House sales in the Lehigh Valley declined for a third-straight month, this time in double-digits for April, putting house sales for the year-to-date in negative territory.
Closed sales were down 10.6 percent with 591 houses sold in April, compared to 661 houses sold in April 2017, according to the Greater Lehigh Valley Realtors (GLVR) April report.
Closed sales for 2018 are down 3.2 percent, with 2,118 houses sold, down from 2,189 houses sold year-to-date or 2017.
Whether playwrights will be writing musicals about the internet and social media only time time will tell.
The media, and newspapers, in particular, have long been the subject of stage dramas and movies, going back at least to “The Front Page” (1931) and up to and including “The Social Network “ (2010) and “The Post” (2017).
Usually, the protagonist is an overly-enthusiastic reporter, hard-driving editor, or wise-cracking femme fatale. You don’t often find a musical entirely about singing and dancing reporters, say, a Bernstein and Woodward, or an editor, say, a Ben Bradlee.
The Crowded Kitchen Players (CKP), noted for antic productions of orginal comedies, is presenting the world premiere of a serious drama, “A Softening Of Her Eyes,” written and directed by CKP co-founder Ara Barlieb.
The two-act play, featuring many of the CKP stable of players, continues at 8 p.m. June 15, 16 and 2 p.m. June 17 on the main stage of the Charles A. Brown IceHouse, Bethlehem.
The “Luminosity” Gala, capstone of fund-raisers in the Lehigh Valley, heralds the start of The Pennsylvania Shakespeare Festival.
An estimated 500 attended the annual gala June 2 at University Center, DeSales University, Center Valley. The theme of the gala was the red rose, a reference to the 2018 PSF season play, William Shakespeare’s “King Richard II,” July 19-Aug. 5, in repertoire with “Shakespeare in Love,” July 11-Aug. 5, Labuda Center for the Performing Arts, DeSales University.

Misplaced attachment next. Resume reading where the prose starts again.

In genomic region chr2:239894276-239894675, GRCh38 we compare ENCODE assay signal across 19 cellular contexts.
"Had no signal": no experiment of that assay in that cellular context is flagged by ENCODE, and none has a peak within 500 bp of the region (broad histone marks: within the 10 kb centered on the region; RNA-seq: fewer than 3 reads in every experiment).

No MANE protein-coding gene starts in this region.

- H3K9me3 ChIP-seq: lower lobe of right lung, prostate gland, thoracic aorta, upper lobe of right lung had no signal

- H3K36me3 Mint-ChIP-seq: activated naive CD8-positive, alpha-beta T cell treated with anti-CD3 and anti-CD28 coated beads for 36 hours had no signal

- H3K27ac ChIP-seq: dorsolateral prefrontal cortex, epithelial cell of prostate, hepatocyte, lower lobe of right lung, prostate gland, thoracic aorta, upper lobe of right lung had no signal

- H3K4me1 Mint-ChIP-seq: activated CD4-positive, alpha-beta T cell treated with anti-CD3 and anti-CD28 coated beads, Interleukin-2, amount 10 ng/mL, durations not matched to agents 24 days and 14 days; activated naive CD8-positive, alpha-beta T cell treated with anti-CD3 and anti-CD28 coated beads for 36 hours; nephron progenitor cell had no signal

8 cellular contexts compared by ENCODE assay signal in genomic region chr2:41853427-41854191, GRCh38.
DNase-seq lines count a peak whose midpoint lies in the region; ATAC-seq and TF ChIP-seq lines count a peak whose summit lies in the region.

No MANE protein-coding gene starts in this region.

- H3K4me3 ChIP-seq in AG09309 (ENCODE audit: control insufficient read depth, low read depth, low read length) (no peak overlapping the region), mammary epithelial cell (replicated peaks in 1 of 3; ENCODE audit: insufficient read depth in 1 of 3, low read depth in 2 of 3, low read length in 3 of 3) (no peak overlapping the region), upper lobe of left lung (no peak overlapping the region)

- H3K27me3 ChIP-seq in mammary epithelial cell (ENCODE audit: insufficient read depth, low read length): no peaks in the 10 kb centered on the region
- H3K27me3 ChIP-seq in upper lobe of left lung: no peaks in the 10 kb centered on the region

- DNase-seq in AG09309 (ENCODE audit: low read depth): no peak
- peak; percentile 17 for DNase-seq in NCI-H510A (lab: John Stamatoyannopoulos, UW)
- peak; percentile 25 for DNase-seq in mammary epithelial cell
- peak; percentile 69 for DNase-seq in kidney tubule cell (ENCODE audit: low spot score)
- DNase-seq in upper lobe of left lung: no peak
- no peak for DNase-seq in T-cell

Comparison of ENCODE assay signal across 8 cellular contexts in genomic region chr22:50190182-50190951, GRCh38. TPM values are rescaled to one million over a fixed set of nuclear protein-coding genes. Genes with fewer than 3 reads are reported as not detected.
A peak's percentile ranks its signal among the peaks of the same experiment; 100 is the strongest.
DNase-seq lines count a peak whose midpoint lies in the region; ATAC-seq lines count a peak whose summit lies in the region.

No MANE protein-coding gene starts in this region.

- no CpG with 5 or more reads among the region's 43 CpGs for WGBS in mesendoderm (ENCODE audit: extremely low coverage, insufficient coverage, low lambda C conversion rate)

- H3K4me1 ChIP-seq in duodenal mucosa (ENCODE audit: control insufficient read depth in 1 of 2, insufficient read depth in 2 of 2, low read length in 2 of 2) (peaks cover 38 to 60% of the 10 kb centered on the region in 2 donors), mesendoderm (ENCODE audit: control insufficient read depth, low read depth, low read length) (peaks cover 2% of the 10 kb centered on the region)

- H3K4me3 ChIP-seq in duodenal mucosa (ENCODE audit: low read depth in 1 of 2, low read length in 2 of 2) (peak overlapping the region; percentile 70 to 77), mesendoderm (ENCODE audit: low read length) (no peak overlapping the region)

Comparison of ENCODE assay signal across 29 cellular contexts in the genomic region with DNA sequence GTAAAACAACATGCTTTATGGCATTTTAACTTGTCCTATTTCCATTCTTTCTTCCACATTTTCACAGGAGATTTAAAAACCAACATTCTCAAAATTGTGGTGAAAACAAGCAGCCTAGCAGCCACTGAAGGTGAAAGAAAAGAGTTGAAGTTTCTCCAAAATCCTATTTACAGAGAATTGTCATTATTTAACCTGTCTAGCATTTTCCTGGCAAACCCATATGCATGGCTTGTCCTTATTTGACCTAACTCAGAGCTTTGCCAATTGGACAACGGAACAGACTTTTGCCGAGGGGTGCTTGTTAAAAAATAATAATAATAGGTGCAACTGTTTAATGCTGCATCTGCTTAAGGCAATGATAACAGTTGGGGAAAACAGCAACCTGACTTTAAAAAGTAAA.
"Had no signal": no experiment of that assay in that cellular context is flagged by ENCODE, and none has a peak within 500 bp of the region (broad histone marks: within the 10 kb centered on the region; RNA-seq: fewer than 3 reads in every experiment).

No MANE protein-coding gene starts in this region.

It’s a benchmark year for the SouthSide Film Festival.
You might say, the Lehigh Valley’s oldest film festival that unreels June 12-16 on the south side of Bethlehem is documenting its 15th annual year.
“We are pretty documentary-heavy this year,” says SouthSide Film Festival Director Glenn Koehler, adding, “We ended up with a lot of really good feature-length documentaries this year.”
Movie Review: Back to the ‘Star Wars’
“Solo: A Star Wars Story” takes us back to the halcyon days of Hollywood science-fiction film-making: You know, the days when characters, stories and plot development meant something.
“Solo” tells the story of the young Han Solo (played with astonishing alacrity by handsome and fresh-faced Alden Ehrenreich) and how he met his compatriots Chewbacca (Joonas Suotamo) and Lando Calrissian (the wonderful and compelling Donald Glover of Childish Gambino music video fame).
“Deadpool 2” is a cesspool of graphic violence, gross profanity, snarky nihilism, and terrible puns.
We might be able to forgive everything but the terrible puns.
Then again, any film that pokes fun at singer-songwriter Ed Sheeran is a plus.
Not that much of a plus, mind you.
Ryan Reynolds is back as Wade Wilson, aka Deadpool.
The 111th Bach Festival went from the somber to the celebratory, with a few stops along the way for humor, classical music comaraderie, a commemorative presentation of Bach’s Bible, some good vibrations, and the most stunning guest vocalist debut in years.
The 2018 festival, May 11, 12, 18, 19, marked the 120th year of the Bach Choir of Bethlehem. The May 11 and 12 first weekend was attended for this review.
“Tully” is an odd little film paced by a brave performance by a veteran, Charlize Theron, and a dymanic turn by a newcomer, Mackenzie Davis.
In “Tully,” not to be confused with the 2000 film of the same title, Marlo (Charlize Theron) is a suburban mother of two, who is expecting a child. She has taken a leave of absence from her job as a teacher, but is still harried.
At one stage of its life, the Spotted Lanternfly looks like a red and black creature from a scary monster movie.
However, the Spotted Lanternfly threat is real and not some fictional movie plot.
Even so, true to a Hollywood creature feature, the government is ready to do battle.
The U.S. Department of Agriculture has allocated $17.5 million to halt the spread of the Spotted Lanternfly in Pennsylvania.